We have been exploring the analytical power of neutrons at the Institut Laue-Langevin (ILL) for many decades, developing some of the world’s most advanced tools for investigating materials. Small-angle neutron scattering (SANS) is one such technique that consists of directing a penetrating beam of neutrons at a sample and utilising the scattering pattern to infer its microscopic structure.
SANS has been shown to be particularly suited to the analysis of soft matter – the term used to describe substances that are easily deformed by thermal fluctuations and external forces. This includes liquids, polymers, gels, and a number of biological materials. Neutron beams are non-destructive as opposed to other experimental techniques such as small-angle x-ray scattering (SAXS), while the structural components SANS can analyse range in size from 1-100 nanometres – these features make it an ideal tool for exploring soft matter without disturbing the often delicate and heterogeneous systems common to biological materials.
Developments in analytical tools for soft matter studies are highly important both for the development of new materials and in enhancing our knowledge about current materials, including those that exist inside human beings such as biological macromolecules. Innovations in SANS experiments are allowing us to gain a deeper and broader understanding of the structure and behaviour of soft matter using neutrons. Two recent studies that have emerged from the ILL demonstrate just how much potential there is for scientific progress through development of the SANS sample environment available, both utilising our D11 instrument.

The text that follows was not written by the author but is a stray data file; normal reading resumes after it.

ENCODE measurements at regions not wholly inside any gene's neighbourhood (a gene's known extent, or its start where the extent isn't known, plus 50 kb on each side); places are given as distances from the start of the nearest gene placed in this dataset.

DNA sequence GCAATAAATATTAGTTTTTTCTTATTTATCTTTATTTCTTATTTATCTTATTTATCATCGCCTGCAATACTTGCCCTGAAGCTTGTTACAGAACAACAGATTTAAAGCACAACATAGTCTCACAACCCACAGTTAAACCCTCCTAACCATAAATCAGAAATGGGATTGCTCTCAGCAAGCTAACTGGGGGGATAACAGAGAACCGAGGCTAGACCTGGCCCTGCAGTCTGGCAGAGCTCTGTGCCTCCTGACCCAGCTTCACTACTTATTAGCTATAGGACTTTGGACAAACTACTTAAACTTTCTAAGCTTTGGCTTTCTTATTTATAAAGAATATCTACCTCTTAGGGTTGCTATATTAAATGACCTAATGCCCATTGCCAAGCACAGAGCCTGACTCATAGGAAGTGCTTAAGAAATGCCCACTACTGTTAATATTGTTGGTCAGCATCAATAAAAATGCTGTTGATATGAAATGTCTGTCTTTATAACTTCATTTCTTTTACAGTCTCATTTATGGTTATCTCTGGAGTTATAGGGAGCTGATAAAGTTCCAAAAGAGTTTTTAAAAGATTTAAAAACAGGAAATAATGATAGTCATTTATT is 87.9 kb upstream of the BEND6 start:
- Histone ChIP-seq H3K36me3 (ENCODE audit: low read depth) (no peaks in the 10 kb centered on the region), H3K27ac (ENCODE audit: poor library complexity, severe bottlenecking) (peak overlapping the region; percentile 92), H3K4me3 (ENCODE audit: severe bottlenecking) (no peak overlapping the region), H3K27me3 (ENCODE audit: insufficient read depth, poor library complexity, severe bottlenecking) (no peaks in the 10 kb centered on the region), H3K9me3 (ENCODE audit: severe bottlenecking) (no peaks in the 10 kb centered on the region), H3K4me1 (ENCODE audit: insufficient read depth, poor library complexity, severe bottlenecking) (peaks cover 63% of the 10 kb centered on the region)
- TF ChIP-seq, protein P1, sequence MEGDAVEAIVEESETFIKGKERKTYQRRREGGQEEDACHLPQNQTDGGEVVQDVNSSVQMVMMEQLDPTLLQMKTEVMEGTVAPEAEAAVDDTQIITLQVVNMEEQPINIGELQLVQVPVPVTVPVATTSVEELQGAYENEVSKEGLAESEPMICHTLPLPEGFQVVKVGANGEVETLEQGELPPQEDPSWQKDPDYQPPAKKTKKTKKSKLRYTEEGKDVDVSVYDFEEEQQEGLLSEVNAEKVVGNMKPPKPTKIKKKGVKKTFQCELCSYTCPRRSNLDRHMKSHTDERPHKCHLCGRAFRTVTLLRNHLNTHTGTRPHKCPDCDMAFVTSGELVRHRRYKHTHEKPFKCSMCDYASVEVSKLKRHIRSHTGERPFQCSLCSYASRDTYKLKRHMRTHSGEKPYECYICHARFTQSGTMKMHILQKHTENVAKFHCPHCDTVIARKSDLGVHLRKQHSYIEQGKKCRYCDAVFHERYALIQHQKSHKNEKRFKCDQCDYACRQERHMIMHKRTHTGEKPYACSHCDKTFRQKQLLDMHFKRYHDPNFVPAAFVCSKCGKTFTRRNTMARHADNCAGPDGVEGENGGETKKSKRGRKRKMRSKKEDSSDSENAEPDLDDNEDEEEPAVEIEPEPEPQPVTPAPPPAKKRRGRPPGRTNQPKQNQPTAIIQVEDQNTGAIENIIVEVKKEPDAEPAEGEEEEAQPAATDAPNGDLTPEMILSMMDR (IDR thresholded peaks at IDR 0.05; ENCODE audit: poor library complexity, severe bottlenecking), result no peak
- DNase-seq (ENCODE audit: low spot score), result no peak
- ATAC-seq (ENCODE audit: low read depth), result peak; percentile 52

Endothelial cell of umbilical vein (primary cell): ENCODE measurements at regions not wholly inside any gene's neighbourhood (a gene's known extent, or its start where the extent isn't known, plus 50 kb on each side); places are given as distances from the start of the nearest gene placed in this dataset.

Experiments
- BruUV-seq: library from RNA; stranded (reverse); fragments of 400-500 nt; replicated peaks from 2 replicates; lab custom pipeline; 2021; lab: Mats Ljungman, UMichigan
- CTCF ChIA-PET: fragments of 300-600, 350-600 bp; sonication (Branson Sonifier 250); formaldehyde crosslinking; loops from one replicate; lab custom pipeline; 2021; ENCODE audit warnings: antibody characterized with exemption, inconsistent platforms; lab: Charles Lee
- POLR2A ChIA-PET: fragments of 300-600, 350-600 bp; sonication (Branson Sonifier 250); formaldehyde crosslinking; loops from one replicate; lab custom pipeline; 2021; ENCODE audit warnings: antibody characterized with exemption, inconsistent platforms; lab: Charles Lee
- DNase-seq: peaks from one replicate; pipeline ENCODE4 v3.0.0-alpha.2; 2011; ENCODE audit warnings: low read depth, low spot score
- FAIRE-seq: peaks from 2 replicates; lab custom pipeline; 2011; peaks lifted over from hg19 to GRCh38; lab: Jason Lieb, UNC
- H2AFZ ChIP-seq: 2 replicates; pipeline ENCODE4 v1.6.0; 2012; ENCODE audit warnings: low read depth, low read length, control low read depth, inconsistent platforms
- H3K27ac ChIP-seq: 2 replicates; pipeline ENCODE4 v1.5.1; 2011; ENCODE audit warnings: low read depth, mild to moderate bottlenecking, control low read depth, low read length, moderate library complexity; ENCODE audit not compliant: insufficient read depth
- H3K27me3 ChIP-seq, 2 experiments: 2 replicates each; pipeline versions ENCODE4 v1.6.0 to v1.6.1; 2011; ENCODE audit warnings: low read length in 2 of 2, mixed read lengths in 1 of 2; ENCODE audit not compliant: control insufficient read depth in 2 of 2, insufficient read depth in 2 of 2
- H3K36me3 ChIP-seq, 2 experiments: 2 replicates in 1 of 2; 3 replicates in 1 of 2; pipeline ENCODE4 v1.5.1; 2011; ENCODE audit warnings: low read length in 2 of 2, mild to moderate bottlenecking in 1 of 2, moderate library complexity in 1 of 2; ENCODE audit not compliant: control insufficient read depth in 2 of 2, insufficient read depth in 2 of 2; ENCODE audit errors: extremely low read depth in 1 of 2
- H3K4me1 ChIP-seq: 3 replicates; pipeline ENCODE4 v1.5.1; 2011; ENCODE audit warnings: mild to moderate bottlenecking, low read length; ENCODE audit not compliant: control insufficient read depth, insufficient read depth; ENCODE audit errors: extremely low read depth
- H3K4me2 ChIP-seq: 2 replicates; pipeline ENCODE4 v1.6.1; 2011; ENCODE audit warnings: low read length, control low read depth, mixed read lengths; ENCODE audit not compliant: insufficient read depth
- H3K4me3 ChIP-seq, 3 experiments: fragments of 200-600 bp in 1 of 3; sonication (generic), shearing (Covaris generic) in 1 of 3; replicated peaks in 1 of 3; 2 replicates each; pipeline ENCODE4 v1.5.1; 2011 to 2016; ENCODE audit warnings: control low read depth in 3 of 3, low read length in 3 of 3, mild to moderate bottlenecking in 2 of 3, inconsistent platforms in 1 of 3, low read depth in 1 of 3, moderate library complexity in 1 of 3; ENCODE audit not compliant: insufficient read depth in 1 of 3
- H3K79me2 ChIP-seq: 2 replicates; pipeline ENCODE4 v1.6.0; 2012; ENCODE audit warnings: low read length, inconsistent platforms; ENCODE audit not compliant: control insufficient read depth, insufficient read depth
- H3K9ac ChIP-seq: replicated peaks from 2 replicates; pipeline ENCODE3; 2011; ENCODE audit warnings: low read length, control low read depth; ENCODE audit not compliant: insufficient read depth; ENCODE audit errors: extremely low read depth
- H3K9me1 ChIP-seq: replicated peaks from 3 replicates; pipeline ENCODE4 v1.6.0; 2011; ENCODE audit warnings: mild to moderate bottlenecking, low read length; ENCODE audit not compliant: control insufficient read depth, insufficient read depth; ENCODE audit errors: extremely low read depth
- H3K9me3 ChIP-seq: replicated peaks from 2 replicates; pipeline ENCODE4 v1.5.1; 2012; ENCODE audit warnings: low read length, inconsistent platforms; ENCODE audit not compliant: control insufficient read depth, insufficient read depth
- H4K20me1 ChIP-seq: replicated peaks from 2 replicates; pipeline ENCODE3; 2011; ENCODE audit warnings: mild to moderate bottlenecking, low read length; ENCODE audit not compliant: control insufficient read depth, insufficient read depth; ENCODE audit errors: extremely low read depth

The Institut Laue-Langevin (ILL) is an international research organisation that is a world leader in Neutron Science. Since its foundation in 1967, the Institute is a shining example of scientific cooperation. Presently 10 European countries (Spain, Switzerland, Austria, Italy, Czech Republic, Sweden, Belgium, Poland and Slovakia) ensure the necessary financial support for the ILL operation under the governance of 3 Associate Member countries: France, Germany and The United Kingdom. The research conducted at the ILL is dedicated to fundamental research (60%) as well as societal challenges research (40%). It covers a wide range of disciplines such as biology, (green) chemistry, materials science, condensed matter physics, as well as nuclear and particle physics.